John Mitchel - Famous Irish Fenian & Founder Of United Irishmen
A fearsome Irishman from Co. Derry, John Mitchell's name has been proudly adopted by many clubs and streets all over Ireland. After leaving his native Co. Derry, he came to Dublin to study law at Trinity College and whilst studying in the Metropolis, he chanced upon Thomas Davis and Charles Gavan Duffy, two prominent young Irelanders.
Mitchell was also prevailed upon to write a series of articles for ‘The Nation’ newspaper and when Corkman, Thomas Davis died, it fell to John Mitchell to succeed him as the chief writer.
The Repeal Association was close to Mitchel’s heart. He enrolled in 1843 but when the Movement advocated opposition to physical force to remedy national wrong doings, Mitchel felt his time was up and he resigned in 1846.
The resignation gave rise to the founding of the ‘Irish Confederation’ in 1847 by John Mitchel and some ex-colleagues of the Repel Association.
These men laid the blame for the Great Famine four square inside the doorstep of the British Government and John Mitchel, the extreme Irish rebel, sought only total separation from England and setting up of an Irish Republic.
The Derryman also advocated the non payment of excessive rent demands and the cessation of the export of home grown food by force. His singular views were not shared by many colleagues and he decided to abandon the Confederation and set up his own newspaper, the ‘United Irishman’.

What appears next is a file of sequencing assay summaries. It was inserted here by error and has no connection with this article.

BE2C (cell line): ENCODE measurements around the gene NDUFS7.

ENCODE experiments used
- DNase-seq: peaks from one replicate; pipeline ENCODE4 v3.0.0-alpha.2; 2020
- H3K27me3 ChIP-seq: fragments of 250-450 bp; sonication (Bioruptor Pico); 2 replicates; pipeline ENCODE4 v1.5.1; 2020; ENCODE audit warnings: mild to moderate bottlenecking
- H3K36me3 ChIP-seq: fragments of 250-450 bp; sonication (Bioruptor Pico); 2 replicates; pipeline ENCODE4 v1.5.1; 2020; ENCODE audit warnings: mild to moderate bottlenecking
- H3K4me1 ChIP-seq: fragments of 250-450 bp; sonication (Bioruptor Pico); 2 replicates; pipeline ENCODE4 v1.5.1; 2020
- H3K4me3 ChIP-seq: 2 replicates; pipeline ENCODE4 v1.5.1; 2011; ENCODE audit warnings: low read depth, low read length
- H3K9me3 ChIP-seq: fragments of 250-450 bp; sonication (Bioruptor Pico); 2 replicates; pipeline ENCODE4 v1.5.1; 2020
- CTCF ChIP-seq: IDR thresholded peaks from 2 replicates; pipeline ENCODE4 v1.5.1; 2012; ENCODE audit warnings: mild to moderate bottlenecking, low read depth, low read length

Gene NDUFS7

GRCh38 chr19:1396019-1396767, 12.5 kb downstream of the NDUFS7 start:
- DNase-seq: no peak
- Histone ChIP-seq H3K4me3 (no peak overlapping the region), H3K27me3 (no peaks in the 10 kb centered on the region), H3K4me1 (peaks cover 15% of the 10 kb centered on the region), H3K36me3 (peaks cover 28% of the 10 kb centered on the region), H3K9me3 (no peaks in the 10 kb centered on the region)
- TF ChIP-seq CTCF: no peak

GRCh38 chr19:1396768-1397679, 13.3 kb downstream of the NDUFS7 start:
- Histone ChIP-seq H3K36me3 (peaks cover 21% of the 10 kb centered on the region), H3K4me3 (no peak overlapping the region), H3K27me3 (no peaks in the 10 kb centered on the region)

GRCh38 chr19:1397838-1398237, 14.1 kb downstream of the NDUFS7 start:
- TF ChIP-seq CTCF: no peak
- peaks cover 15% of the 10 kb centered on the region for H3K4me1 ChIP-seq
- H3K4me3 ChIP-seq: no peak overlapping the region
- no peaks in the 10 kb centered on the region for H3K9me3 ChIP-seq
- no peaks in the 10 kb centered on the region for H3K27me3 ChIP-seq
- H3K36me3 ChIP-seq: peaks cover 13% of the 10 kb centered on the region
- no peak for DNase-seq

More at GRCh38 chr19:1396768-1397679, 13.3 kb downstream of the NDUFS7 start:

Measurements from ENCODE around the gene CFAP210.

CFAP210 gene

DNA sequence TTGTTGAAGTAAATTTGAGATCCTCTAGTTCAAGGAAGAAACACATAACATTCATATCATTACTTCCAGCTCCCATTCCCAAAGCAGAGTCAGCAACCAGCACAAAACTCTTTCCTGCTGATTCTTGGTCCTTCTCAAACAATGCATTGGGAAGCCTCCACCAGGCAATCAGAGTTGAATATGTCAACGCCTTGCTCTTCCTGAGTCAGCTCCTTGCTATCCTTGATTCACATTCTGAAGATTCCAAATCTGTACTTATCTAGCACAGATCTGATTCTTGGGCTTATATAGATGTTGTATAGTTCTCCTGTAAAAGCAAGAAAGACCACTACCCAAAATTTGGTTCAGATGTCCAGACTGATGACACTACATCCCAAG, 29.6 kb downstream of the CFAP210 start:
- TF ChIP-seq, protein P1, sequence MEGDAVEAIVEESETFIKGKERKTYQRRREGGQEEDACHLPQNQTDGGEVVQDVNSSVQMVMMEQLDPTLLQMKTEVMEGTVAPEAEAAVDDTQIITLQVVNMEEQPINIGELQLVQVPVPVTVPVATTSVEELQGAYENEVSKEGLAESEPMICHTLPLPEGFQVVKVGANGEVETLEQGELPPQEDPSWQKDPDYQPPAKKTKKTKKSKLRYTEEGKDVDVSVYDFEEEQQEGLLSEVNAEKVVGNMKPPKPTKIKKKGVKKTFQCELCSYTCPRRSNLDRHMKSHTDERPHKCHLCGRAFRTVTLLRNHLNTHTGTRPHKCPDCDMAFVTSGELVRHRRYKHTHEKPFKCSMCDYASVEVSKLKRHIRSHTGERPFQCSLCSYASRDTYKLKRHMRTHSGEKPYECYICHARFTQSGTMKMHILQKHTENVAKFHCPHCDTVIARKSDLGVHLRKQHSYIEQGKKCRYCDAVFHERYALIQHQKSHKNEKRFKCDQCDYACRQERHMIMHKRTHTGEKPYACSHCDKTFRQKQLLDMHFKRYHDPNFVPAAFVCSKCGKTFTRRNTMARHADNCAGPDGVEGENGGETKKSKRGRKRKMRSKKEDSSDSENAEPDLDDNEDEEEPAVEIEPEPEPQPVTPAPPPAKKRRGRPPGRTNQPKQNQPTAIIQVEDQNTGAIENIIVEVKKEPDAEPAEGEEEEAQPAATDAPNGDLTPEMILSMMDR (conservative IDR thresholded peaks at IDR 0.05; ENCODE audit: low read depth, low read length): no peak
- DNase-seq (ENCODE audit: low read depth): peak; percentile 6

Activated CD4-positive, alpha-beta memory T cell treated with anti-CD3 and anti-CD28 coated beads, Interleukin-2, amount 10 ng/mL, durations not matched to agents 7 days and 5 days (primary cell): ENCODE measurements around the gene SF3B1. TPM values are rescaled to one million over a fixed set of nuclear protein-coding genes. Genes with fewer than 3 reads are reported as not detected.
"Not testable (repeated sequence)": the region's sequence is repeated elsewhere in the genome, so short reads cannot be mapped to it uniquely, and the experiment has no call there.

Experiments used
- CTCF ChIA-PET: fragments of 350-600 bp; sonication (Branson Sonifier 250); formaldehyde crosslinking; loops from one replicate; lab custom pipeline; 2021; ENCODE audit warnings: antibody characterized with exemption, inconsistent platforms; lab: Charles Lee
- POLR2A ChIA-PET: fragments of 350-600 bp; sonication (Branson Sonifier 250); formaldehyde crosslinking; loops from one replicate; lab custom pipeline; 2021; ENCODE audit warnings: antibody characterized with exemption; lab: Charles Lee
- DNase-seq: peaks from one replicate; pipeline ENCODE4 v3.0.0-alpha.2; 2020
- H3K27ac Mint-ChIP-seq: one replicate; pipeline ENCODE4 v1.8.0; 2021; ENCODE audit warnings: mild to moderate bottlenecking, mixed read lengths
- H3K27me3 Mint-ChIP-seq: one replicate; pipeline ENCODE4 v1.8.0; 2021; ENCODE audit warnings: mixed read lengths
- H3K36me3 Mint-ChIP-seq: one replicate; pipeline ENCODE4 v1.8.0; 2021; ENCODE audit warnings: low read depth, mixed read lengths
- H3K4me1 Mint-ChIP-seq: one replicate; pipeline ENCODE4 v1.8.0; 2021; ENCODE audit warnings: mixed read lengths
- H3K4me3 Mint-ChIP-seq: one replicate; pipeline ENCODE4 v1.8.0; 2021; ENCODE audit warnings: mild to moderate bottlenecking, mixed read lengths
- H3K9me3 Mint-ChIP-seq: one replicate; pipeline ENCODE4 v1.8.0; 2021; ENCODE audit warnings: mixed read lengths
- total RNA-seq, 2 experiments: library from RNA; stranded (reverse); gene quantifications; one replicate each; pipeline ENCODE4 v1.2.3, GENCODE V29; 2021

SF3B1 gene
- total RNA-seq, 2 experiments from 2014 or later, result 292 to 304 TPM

His new publication was gainfully employed to proclaim an Irish revolution and he cited the French and Hungarian Revolutions as the ideal role models for Ireland to follow.
By 1848 John Mitchels former Confederation colleagues began to realise that their leader was indeed right and a rebellion was planned. The Government had their informers and ordered a round up of all leaders including John Mitchel.
Mitchel was tried, convicted and sentenced to transportation to Tasmania and in his prison cell he wrote the famous book ‘The Jail Journal’ which revealed the traumatic experiences of the voyage to Tasmania and his life afterwards.
In 1853 he made a gallant escape and forced his way to America and continued with his literary works. He became the subject of great criticism for his condemnation of negro slavery and joined the Fenian Association in America in 1865.
John Mitchel returned to Newry, Co. Down, in 1847, was elected M.P. for Tipperary as an abstentionist and died in 1875, aged sixty three years.